With the destruction in Haiti comes the need to build housing that can stand up to such natural disasters and not collapse under their destructive nature. St Val Architect studio has designed eco-friendly houses for the Port au Prince, housing project.
The design takes inspiration from the traditional art of bamboo baskets. These baskets are generally shaped like a cocoon and are weaved from natural plant fibers available locally.
These green houses are contributing towards the reconstruction work in Haiti. They adhere to the green concept right down to their building material.
These residential units are being built with a view towards minimum adverse effects for the structural density in the area. The building materials have been sourced locally too.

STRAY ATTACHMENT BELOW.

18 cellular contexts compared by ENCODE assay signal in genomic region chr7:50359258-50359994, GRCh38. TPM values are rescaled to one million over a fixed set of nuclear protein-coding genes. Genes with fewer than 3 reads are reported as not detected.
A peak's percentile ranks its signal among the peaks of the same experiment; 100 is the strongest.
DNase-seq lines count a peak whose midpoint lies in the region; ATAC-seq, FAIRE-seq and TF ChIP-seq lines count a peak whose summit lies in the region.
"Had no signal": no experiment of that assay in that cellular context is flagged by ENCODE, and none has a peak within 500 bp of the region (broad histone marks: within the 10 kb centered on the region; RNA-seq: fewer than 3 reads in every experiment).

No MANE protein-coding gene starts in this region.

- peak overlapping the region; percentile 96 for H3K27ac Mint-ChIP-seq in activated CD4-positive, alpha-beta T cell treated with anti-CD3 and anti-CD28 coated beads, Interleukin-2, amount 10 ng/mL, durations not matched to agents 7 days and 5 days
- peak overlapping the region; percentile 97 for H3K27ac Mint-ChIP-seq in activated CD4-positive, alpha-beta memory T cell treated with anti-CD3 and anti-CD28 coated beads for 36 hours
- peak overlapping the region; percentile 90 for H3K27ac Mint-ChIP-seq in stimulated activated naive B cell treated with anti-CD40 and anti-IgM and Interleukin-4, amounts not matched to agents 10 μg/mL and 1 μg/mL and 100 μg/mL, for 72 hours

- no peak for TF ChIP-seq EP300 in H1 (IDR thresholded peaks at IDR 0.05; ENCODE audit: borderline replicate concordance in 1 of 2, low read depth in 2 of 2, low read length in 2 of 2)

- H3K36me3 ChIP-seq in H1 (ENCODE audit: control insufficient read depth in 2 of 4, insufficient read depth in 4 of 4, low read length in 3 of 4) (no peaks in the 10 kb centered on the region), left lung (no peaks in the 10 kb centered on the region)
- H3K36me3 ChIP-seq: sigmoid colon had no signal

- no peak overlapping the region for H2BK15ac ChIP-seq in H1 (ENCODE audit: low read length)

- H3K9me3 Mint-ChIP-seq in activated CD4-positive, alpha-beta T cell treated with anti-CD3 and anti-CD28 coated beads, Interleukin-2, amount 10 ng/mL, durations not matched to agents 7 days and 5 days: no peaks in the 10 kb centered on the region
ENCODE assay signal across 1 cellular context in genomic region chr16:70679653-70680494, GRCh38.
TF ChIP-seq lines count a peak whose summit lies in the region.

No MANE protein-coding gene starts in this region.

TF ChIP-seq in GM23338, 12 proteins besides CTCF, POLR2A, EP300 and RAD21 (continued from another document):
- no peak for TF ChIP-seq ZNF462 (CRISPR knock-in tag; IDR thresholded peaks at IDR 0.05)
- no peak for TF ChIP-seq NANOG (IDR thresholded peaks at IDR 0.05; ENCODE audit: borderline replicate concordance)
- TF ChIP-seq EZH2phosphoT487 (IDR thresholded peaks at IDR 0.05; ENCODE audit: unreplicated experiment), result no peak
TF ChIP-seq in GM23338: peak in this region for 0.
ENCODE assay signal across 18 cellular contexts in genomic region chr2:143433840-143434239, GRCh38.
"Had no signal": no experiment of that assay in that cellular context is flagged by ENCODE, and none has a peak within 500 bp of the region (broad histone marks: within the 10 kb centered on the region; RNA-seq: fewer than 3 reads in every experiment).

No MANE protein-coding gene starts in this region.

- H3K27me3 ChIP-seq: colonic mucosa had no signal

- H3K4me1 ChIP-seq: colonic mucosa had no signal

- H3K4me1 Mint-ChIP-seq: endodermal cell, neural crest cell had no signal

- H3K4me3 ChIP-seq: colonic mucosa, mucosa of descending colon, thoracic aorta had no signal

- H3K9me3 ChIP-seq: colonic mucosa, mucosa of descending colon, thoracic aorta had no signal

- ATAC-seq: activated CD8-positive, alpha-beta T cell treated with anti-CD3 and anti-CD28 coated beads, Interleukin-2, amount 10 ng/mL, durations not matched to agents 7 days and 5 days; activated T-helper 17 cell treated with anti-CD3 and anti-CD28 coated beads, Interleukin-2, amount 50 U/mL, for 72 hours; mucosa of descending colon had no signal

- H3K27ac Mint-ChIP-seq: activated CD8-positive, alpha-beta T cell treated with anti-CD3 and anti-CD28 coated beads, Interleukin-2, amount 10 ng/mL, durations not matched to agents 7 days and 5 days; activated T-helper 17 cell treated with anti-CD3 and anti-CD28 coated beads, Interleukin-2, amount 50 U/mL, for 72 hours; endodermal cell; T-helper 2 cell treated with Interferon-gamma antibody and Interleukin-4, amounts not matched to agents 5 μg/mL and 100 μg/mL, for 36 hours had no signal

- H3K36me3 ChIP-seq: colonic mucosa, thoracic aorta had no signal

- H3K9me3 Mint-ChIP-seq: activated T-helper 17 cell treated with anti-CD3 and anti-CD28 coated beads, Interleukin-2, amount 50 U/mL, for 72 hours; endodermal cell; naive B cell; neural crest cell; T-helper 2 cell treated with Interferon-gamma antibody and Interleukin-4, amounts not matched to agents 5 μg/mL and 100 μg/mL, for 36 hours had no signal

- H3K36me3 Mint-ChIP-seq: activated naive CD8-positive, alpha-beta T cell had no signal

Similar naturally sustainable house designs are under study for the tsunami prone regions of South East Asia. The Geiger Research Institute of Sustainable Building is creating a prototype of this bamboo housing structure.
These are made from low cost locally procured materials. They are being designed to survive hurricanes, earthquakes and tsunami.
Built entirely of bamboo, including the foundation, the houses promise to give maximum space to the families at the minimum costs and hopefully also minimize the destruction caused by the angry elements of nature.
The prototype will be a two level housing unit with two independent units that will share utility areas and stairs. The house has cooking, dining and socializing areas. The upper floor, about eight feet from ground has bedrooms and a continuous running verandah all around.
The lower level is built only two steps up from the ground level, and is built on a fill pad that is retained by sand bags.
Right from the foundation to the two units, the house uses locally procured, natural and low cost materials like sandbags, bamboo culms, studs, top plate and sole plates, wood dowels and bags filled with rice hull.